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Derby Prep Analysis (4/5/2008)

by Jerod Dinkin
Early April is the time of the year that separates the legitimate Derby contenders from the pretenders. The speculation and questions that arise from early season preps, most of which are run at 1 1/16 miles, are very quickly answered as precocious three year olds stretch out. On Saturday, three important 1 1/8 mile prep races were run that helped sort out the mess of questions created by the previous issues of distance, class, and professionalism differences of the January, February, and March prep races. Let’s look at the contenders with this new information in hand:
War Pass: The racing press loves nothing more than an undefeated two year old champion. It’s great for the sport in the sense that it builds optimism when there is so much to be negative about, but it also spawns unrealistic analysis/excuses.
He started his three year old campaign against a solid field of mules from the Northern California Fair Circuit–oops I meant, “Allowance” foes at Gulfstream Park and put on a glorified workout. He then tackles two decent animals and four sleds and gives up after failing to get his customary front running position. The media began the barrage of excuses such as the predictable, “Tampa is a quirky surface” and “he had a bad trip” and “sometimes horses have off days”. All the above are true, but instead of being objective, the excuses just kept piling on. Someone fed him a bad peppermint, he had a headache, his normal pony was out sick, he had a hangnail, he was bothered by the traffic on the drive from Hallandale; the list goes on and on.
The real question and only apt conversation from the very start about War Pass is can this animal out of Cherokee Run get the Derby distance? The question of his ability to rate was answered emphatically in the Tampa Bay Derby and the distance issue was put to rest with the Wood now in the books.
I admire this colt tremendously for his effort in the Wood, but finally, he has been fully exposed and hopefully this puts to rest the “debate” about him. He wants no part of 1 ¼, absolutely positively must have the lead at all costs, and despite his immense talent, has no shot in the Derby. He fired off heated fractions in the Wood and had the heart to grind it out; but that final 1/8 was so slow you could actually see it. And what does it say about the rest of the field that after insane fractions, only Tale of Ekati could get by War Pass? Granted, the second half of the AQU card was all about speed, but that is a hollow excuse.
The Grade III Excelsior for older horses run prior to the Wood at the same distance produced a 6F time of 1:13.65 versus War Pass at 1:11.50 The final time of both races: Excelsior = 1:51.13 Wood = 1:52.35. Ouch.
War Pass will still be an absolute star at 6F – 8.5F, assuming he is able to make the lead. However, the Derby bandwagon stops here. He will still likely head to post on May 3rd, but he’ll be a gigantic underlay, as will Tale of Ekati.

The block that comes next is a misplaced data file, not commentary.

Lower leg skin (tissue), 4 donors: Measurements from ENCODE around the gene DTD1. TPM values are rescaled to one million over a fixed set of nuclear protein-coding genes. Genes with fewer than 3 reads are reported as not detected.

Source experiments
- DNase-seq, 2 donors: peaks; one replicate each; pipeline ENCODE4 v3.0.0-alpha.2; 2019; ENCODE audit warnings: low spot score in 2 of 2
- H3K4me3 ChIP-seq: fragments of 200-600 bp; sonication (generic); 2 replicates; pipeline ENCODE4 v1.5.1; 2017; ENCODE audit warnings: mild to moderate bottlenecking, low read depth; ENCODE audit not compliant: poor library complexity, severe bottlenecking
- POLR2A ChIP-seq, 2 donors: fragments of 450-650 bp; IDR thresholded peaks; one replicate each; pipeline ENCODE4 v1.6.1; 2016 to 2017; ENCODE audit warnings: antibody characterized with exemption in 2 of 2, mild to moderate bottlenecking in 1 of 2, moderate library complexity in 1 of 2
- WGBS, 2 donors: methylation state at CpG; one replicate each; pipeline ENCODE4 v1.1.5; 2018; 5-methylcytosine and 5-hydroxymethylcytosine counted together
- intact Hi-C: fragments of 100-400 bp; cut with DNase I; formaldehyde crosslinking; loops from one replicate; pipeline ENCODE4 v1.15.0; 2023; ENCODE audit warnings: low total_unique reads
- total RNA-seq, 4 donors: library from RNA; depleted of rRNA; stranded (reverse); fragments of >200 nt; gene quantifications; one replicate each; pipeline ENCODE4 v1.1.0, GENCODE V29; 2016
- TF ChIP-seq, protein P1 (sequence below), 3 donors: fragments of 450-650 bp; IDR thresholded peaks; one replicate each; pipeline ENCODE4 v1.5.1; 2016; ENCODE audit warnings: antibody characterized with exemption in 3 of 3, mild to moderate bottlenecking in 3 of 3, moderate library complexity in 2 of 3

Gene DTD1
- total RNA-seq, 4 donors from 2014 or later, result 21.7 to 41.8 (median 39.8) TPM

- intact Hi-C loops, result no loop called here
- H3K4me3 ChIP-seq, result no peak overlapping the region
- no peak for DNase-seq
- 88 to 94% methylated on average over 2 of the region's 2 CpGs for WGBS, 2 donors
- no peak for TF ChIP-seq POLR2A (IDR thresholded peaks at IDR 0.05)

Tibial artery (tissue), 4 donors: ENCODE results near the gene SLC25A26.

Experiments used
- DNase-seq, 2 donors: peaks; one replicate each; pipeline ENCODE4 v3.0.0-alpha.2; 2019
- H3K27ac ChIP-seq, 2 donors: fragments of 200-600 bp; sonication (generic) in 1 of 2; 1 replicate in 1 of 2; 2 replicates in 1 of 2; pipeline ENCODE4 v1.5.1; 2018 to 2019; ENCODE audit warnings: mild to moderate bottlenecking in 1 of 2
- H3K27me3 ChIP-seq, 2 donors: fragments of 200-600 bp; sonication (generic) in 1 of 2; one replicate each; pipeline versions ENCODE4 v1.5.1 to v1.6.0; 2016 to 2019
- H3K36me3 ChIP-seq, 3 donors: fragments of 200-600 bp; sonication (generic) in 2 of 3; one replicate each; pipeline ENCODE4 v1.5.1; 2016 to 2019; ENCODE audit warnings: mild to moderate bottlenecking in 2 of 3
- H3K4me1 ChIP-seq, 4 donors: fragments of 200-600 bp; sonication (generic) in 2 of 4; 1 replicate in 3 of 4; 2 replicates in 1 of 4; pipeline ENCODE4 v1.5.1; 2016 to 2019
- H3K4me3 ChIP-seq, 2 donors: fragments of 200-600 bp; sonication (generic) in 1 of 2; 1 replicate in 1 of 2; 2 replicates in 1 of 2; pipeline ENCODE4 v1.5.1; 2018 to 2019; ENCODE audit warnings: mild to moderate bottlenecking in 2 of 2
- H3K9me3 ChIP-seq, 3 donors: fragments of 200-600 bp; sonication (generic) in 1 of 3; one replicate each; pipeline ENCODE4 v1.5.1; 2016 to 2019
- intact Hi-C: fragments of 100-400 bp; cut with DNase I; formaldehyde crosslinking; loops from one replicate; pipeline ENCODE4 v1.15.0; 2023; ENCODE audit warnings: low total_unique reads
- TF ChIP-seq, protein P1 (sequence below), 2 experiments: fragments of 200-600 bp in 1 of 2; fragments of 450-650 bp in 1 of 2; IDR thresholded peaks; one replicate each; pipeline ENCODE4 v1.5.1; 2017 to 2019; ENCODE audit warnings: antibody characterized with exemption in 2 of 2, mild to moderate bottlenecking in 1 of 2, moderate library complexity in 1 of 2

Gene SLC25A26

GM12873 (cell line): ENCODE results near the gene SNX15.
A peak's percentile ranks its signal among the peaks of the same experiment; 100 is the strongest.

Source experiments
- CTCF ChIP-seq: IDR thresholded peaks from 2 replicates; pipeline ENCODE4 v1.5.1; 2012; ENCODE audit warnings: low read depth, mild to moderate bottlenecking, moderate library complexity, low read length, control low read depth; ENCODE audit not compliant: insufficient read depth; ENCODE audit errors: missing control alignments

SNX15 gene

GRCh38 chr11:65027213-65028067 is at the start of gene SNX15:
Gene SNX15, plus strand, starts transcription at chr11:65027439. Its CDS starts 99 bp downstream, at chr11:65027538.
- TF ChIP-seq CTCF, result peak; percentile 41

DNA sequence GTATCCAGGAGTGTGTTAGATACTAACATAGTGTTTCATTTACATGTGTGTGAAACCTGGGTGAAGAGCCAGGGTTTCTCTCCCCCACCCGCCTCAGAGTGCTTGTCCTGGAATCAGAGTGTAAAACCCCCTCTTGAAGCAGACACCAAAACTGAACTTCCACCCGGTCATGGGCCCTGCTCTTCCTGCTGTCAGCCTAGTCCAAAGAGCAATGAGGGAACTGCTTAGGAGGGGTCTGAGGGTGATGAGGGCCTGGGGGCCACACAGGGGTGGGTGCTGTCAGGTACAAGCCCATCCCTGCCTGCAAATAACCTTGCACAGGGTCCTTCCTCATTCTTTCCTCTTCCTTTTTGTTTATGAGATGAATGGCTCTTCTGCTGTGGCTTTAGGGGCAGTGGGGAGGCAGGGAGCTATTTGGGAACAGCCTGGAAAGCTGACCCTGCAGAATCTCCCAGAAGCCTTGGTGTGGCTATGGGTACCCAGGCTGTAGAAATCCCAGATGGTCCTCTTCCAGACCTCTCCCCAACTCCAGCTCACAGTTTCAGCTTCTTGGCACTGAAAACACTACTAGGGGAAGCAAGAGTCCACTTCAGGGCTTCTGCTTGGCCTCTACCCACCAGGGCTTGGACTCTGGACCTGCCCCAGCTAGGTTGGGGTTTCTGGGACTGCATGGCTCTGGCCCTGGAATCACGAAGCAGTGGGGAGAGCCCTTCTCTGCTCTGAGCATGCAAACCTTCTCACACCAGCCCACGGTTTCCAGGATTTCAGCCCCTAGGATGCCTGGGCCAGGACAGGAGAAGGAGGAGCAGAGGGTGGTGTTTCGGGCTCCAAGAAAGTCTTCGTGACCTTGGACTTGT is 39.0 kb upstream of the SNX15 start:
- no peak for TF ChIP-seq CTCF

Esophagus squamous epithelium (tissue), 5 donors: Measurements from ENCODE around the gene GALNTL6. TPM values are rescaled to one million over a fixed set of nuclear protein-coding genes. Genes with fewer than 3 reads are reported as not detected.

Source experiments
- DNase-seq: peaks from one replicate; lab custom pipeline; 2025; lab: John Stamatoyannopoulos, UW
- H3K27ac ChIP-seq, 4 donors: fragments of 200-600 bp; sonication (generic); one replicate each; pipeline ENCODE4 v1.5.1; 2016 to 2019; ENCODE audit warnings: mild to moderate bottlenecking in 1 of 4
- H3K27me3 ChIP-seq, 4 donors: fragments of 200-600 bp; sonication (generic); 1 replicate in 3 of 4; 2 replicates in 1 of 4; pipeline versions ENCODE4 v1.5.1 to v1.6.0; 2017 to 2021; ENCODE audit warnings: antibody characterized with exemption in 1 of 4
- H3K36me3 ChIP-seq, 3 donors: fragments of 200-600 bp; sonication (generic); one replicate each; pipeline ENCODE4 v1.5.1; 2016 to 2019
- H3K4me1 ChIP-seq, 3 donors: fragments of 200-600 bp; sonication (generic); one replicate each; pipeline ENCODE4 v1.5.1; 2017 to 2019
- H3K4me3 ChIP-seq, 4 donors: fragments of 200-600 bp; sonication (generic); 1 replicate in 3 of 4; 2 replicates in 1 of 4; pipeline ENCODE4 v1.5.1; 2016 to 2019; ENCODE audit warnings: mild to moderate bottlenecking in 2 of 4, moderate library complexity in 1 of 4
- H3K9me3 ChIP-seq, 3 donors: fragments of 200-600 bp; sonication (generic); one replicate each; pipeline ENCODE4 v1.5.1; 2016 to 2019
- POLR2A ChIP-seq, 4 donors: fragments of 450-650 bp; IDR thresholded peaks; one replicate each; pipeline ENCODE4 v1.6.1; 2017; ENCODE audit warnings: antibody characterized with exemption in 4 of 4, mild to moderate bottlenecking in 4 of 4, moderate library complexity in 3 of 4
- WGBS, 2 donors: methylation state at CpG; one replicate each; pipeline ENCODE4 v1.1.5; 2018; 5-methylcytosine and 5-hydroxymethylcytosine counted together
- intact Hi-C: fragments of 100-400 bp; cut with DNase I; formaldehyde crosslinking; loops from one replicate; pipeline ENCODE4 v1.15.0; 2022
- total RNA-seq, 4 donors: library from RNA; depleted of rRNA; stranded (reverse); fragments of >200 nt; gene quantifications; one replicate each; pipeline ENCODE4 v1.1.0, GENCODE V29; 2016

Colonel John: With the proliferation of synthetic surfaces, it was only a matter of time before handicappers would be faced with a strong contender that has never run on dirt. Colonel John is just that horse. You can’t help but admire the colt that shows many of the same attributes of his father, the incredibly talented and gritty Tiznow.
On the positive side, this horse fires each and every race. He finished the last 1/8 in 12.06, which is very impressive in defeating Bob Black Jack. On the flipside, the Santa Anita Derby, sadly, has lost a lot of its luster over this decade and rarely figures in the Kentucky Derby picture. This year is likely to be no different as the depth and talent of the Southern California crop is suspect. Bob Black Jack, a modestly bred sprinter just about held him off and the third place finisher, Coast Guard, is hardly a top Derby prospect or threat to wear the Roses.
It would be prudent to note how well Colonel John works at Churchill Downs prior to the Derby, but I believe, if he fails to win the Derby, it will have nothing to do with the surface. The synthetic question marks will be an overrated topic of discussion in the next 3 1/2 weeks.
Recapturetheglory: This colt came out of nowhere to defeat six rivals as the second longest shot on the board. His front running effort was quite impressive and the final time of 1:49.01 was extremely fast. Another colt out of Cherokee Run, he surprisingly showed no signs of distance limitations at 1 1/8. For those dosage disciples, the index of 5.00 is hardly inspirational with regard to the extra Derby furlong. Moreover, the Derby should have faster pace entrants in War Pass and Bob Black Jack. He will not inherit a fairly moderate early pace as he enjoyed at Hawthorne. Denis of Cork clearly disappointed by not firing. Although I firmly believe the, “who did he beat” issue is overrated, the talent of the Illinois Derby was thin at best.
Several recent Illinois Derby winners have become “wiseguy” type horses. Sweetnorthernsaint, Cowtown Cat, Greeley’s Galaxy, Ten Most Wanted, and Pollard’s Vision are some examples. His performance was impressive, but his Derby prospects remain that of an outsider.
With the Arkansas Derby and Blue Grass approaching this weekend, most of the puzzle pieces will be in place. I’m headed to Lexington for the Blue Grass at beautiful Keeneland, and will report back next week on that tilt as well as the marquee event at Oaklawn.
(Jerod Dinkin is a New Jersey-based handicapper and former Canterbury Park Handicapper of the Year.)